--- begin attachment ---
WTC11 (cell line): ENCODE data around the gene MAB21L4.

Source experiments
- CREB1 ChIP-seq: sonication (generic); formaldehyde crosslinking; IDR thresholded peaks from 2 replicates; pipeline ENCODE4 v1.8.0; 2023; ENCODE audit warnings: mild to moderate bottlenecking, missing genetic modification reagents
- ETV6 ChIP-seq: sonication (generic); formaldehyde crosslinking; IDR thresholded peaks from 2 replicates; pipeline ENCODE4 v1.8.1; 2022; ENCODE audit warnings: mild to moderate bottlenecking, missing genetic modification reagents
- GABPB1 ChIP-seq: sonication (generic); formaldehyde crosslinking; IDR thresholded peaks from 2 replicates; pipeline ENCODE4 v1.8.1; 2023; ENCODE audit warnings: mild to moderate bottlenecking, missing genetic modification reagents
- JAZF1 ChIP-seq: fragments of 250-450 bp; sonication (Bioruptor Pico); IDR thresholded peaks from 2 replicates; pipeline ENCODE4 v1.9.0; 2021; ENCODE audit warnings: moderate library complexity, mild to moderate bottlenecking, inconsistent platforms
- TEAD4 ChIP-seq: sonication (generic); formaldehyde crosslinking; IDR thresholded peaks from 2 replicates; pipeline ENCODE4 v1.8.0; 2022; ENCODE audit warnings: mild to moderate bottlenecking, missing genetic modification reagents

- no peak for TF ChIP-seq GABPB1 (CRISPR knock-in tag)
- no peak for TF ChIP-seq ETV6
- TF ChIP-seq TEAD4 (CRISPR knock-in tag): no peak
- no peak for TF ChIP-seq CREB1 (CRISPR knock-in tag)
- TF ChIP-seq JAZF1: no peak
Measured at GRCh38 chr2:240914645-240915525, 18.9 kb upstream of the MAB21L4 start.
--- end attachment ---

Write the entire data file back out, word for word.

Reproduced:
WTC11 (cell line): ENCODE data around the gene MAB21L4.

Source experiments
- CREB1 ChIP-seq: sonication (generic); formaldehyde crosslinking; IDR thresholded peaks from 2 replicates; pipeline ENCODE4 v1.8.0; 2023; ENCODE audit warnings: mild to moderate bottlenecking, missing genetic modification reagents
- ETV6 ChIP-seq: sonication (generic); formaldehyde crosslinking; IDR thresholded peaks from 2 replicates; pipeline ENCODE4 v1.8.1; 2022; ENCODE audit warnings: mild to moderate bottlenecking, missing genetic modification reagents
- GABPB1 ChIP-seq: sonication (generic); formaldehyde crosslinking; IDR thresholded peaks from 2 replicates; pipeline ENCODE4 v1.8.1; 2023; ENCODE audit warnings: mild to moderate bottlenecking, missing genetic modification reagents
- JAZF1 ChIP-seq: fragments of 250-450 bp; sonication (Bioruptor Pico); IDR thresholded peaks from 2 replicates; pipeline ENCODE4 v1.9.0; 2021; ENCODE audit warnings: moderate library complexity, mild to moderate bottlenecking, inconsistent platforms
- TEAD4 ChIP-seq: sonication (generic); formaldehyde crosslinking; IDR thresholded peaks from 2 replicates; pipeline ENCODE4 v1.8.0; 2022; ENCODE audit warnings: mild to moderate bottlenecking, missing genetic modification reagents

- no peak for TF ChIP-seq GABPB1 (CRISPR knock-in tag)
- no peak for TF ChIP-seq ETV6
- TF ChIP-seq TEAD4 (CRISPR knock-in tag): no peak
- no peak for TF ChIP-seq CREB1 (CRISPR knock-in tag)
- TF ChIP-seq JAZF1: no peak
Measured at GRCh38 chr2:240914645-240915525, 18.9 kb upstream of the MAB21L4 start.